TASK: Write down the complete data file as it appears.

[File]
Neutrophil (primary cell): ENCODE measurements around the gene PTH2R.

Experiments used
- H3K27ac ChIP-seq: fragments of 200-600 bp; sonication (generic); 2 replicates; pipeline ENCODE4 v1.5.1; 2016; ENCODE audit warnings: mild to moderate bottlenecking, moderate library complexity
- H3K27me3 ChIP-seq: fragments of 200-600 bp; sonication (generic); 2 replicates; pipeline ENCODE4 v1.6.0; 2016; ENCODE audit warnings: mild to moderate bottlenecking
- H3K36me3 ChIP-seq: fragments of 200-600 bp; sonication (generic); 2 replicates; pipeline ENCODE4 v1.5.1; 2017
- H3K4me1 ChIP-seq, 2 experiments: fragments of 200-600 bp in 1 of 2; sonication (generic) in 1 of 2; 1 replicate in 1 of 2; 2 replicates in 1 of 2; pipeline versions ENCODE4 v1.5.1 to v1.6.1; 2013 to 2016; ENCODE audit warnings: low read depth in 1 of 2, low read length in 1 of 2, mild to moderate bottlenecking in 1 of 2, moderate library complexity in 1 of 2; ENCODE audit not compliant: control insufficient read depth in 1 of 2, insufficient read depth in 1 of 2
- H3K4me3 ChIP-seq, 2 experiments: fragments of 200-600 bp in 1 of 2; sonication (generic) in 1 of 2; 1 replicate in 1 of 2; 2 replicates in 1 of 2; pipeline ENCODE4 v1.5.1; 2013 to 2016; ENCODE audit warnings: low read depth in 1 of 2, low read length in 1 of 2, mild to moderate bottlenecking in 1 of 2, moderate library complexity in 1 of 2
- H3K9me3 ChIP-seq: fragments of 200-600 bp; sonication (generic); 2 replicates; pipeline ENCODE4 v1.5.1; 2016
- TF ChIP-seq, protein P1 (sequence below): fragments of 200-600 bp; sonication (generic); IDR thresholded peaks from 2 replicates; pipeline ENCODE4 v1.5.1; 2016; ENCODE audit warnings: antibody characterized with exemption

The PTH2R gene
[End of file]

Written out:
Neutrophil (primary cell): ENCODE measurements around the gene PTH2R.

Experiments used
- H3K27ac ChIP-seq: fragments of 200-600 bp; sonication (generic); 2 replicates; pipeline ENCODE4 v1.5.1; 2016; ENCODE audit warnings: mild to moderate bottlenecking, moderate library complexity
- H3K27me3 ChIP-seq: fragments of 200-600 bp; sonication (generic); 2 replicates; pipeline ENCODE4 v1.6.0; 2016; ENCODE audit warnings: mild to moderate bottlenecking
- H3K36me3 ChIP-seq: fragments of 200-600 bp; sonication (generic); 2 replicates; pipeline ENCODE4 v1.5.1; 2017
- H3K4me1 ChIP-seq, 2 experiments: fragments of 200-600 bp in 1 of 2; sonication (generic) in 1 of 2; 1 replicate in 1 of 2; 2 replicates in 1 of 2; pipeline versions ENCODE4 v1.5.1 to v1.6.1; 2013 to 2016; ENCODE audit warnings: low read depth in 1 of 2, low read length in 1 of 2, mild to moderate bottlenecking in 1 of 2, moderate library complexity in 1 of 2; ENCODE audit not compliant: control insufficient read depth in 1 of 2, insufficient read depth in 1 of 2
- H3K4me3 ChIP-seq, 2 experiments: fragments of 200-600 bp in 1 of 2; sonication (generic) in 1 of 2; 1 replicate in 1 of 2; 2 replicates in 1 of 2; pipeline ENCODE4 v1.5.1; 2013 to 2016; ENCODE audit warnings: low read depth in 1 of 2, low read length in 1 of 2, mild to moderate bottlenecking in 1 of 2, moderate library complexity in 1 of 2
- H3K9me3 ChIP-seq: fragments of 200-600 bp; sonication (generic); 2 replicates; pipeline ENCODE4 v1.5.1; 2016
- TF ChIP-seq, protein P1 (sequence below): fragments of 200-600 bp; sonication (generic); IDR thresholded peaks from 2 replicates; pipeline ENCODE4 v1.5.1; 2016; ENCODE audit warnings: antibody characterized with exemption

The PTH2R gene